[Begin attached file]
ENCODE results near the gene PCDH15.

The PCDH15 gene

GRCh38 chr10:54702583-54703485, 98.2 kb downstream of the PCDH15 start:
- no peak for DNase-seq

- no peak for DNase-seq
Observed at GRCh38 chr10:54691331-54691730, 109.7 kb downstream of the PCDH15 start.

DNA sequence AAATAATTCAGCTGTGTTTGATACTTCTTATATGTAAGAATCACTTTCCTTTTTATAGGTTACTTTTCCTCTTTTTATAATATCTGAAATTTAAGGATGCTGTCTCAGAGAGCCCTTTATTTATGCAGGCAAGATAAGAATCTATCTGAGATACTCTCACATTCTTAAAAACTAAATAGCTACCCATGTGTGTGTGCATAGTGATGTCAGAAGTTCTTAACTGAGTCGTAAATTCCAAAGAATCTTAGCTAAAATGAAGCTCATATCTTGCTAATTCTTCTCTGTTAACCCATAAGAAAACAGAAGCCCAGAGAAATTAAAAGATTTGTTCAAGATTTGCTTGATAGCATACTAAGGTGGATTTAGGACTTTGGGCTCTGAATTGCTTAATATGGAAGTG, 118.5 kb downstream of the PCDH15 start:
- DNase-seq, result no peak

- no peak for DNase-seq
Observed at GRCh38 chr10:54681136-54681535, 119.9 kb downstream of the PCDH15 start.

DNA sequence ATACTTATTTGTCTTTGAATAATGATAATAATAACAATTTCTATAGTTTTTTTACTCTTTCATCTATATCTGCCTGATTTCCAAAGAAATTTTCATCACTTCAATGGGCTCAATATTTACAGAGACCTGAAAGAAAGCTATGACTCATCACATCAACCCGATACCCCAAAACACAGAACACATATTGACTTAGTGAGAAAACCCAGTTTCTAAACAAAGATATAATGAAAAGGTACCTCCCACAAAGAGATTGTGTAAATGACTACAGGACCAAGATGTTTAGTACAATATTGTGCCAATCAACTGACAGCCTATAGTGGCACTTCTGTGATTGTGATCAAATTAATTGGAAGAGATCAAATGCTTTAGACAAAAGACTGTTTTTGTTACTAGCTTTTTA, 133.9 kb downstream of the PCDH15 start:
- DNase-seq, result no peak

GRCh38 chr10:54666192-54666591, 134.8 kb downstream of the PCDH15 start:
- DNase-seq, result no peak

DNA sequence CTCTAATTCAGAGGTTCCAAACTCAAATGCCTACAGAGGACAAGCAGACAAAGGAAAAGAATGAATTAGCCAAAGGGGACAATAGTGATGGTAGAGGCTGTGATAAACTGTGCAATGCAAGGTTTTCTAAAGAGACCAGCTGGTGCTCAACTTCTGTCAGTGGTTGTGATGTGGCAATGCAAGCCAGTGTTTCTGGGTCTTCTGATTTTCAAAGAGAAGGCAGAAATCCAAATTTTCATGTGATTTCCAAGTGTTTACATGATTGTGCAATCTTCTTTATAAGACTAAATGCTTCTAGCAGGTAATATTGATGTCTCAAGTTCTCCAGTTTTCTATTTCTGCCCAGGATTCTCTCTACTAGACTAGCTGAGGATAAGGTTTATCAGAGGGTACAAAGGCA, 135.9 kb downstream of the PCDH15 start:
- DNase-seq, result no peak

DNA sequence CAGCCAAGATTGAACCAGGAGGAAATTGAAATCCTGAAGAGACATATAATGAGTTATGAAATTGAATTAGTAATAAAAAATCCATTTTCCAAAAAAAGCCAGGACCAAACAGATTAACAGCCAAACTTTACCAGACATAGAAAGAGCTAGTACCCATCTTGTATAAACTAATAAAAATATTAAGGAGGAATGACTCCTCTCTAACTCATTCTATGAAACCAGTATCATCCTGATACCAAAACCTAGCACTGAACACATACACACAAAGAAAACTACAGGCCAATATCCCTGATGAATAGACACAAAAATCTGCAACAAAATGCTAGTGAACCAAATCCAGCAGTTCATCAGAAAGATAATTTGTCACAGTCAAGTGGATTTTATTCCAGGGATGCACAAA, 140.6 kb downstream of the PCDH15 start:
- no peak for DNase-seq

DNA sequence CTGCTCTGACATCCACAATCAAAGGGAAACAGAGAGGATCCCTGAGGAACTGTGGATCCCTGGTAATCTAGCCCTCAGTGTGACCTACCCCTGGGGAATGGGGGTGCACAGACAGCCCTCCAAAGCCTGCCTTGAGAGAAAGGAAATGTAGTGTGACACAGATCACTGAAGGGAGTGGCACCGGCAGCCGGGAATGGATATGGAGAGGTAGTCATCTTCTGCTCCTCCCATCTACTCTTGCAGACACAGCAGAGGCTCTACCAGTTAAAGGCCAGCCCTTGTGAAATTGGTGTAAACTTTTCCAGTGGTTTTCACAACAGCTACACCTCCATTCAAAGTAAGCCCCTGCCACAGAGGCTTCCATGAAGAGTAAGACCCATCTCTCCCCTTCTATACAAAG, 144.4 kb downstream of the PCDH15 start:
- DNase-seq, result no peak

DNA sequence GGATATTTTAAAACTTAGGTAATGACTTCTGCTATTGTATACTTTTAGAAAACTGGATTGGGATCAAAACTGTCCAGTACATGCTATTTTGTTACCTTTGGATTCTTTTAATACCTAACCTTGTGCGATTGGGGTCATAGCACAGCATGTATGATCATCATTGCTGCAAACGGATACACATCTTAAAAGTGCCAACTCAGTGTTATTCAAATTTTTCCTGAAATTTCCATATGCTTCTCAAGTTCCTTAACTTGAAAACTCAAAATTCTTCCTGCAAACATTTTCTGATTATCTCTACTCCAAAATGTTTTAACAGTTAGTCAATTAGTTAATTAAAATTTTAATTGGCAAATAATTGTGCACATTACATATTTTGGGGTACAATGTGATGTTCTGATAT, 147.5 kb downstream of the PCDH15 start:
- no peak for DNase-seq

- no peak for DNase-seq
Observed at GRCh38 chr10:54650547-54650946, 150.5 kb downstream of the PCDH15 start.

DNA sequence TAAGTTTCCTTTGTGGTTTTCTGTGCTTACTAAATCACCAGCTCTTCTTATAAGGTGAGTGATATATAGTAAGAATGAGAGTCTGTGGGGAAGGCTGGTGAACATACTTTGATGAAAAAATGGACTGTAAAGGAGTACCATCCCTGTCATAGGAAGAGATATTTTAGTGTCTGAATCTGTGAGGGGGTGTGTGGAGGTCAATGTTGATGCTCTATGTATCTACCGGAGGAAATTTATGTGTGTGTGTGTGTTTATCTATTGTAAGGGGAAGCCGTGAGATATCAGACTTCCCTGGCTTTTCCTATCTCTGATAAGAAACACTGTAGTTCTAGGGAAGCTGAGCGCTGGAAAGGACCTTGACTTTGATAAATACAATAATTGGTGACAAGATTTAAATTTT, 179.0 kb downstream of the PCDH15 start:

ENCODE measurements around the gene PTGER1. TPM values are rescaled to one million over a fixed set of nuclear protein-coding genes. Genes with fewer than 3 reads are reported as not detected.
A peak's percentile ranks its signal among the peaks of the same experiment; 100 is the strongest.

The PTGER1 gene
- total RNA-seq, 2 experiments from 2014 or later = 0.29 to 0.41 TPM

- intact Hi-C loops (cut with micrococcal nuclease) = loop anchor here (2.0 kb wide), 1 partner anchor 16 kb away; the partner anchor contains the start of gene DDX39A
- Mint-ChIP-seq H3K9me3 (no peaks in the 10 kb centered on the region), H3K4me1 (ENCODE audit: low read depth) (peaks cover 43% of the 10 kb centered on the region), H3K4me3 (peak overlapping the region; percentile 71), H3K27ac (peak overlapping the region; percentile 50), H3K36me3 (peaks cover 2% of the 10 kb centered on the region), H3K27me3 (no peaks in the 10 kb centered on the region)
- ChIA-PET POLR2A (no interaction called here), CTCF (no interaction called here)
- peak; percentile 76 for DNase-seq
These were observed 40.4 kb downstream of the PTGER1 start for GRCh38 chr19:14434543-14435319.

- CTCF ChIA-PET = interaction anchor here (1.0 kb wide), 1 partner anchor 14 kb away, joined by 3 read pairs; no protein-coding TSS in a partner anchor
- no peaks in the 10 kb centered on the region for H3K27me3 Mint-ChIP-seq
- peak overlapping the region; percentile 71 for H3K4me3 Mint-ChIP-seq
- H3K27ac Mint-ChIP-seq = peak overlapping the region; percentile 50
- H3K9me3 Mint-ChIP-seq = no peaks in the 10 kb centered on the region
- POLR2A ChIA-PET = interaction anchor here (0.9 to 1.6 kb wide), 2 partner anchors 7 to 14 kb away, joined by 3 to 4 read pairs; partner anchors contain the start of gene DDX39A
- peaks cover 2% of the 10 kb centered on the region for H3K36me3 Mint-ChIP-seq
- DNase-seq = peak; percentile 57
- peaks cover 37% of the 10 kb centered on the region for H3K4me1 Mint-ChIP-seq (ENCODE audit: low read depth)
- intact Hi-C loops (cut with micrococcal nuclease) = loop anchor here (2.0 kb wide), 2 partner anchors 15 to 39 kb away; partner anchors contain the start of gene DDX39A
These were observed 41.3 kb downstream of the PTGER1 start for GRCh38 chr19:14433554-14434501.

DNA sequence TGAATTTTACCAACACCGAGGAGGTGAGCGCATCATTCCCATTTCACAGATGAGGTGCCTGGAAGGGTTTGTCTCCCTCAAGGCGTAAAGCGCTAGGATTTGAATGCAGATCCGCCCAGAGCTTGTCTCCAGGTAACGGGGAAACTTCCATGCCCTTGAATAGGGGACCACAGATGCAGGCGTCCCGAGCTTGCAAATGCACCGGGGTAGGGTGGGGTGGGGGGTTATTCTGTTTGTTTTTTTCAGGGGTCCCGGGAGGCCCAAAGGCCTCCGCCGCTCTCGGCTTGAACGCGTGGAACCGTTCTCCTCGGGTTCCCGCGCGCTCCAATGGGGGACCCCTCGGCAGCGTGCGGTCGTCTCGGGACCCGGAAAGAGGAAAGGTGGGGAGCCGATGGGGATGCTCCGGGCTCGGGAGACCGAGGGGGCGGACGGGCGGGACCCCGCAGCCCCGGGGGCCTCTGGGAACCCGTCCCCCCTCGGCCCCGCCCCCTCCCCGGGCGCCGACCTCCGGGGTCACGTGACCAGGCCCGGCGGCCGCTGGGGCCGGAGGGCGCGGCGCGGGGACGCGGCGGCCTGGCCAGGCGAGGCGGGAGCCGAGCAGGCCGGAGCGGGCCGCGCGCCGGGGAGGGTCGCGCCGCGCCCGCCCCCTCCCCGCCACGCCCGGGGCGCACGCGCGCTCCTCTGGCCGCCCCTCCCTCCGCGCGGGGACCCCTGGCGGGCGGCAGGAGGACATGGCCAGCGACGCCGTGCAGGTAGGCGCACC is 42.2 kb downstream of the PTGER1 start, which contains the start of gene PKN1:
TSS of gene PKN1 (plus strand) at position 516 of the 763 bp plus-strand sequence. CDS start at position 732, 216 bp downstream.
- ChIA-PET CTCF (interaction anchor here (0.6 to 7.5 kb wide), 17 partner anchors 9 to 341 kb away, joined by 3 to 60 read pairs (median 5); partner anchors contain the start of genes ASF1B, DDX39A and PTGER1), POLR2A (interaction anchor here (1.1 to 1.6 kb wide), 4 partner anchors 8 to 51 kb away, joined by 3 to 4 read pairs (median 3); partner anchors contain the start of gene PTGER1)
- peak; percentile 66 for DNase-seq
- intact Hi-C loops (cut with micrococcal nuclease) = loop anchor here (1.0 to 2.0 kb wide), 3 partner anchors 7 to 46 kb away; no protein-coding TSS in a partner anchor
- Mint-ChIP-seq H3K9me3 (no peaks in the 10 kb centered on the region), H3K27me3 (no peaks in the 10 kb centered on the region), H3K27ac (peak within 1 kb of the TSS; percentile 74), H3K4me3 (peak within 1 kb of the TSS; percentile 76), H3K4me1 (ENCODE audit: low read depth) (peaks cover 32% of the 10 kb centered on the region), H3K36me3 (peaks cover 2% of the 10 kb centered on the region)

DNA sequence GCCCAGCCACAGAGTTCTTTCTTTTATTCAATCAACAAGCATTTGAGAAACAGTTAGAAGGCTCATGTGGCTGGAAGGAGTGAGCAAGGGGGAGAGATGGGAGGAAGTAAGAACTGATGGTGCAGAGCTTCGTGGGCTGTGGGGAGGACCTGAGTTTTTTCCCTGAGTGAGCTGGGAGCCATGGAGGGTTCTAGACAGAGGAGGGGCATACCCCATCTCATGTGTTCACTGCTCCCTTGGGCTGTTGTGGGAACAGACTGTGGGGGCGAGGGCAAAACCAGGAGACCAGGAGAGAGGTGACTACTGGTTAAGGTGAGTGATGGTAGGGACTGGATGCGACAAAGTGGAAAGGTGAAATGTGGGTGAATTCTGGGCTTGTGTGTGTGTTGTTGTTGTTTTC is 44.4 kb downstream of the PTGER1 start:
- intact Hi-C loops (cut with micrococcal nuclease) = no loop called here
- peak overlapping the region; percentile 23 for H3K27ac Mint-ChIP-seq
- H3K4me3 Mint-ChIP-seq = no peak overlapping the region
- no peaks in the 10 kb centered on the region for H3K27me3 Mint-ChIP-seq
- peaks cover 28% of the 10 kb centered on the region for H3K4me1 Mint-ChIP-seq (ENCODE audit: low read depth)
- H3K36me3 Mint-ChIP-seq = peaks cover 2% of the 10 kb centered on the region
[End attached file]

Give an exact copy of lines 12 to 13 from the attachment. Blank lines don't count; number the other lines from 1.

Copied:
- DNase-seq, result no peak

GRCh38 chr10:54666192-54666591, 134.8 kb downstream of the PCDH15 start: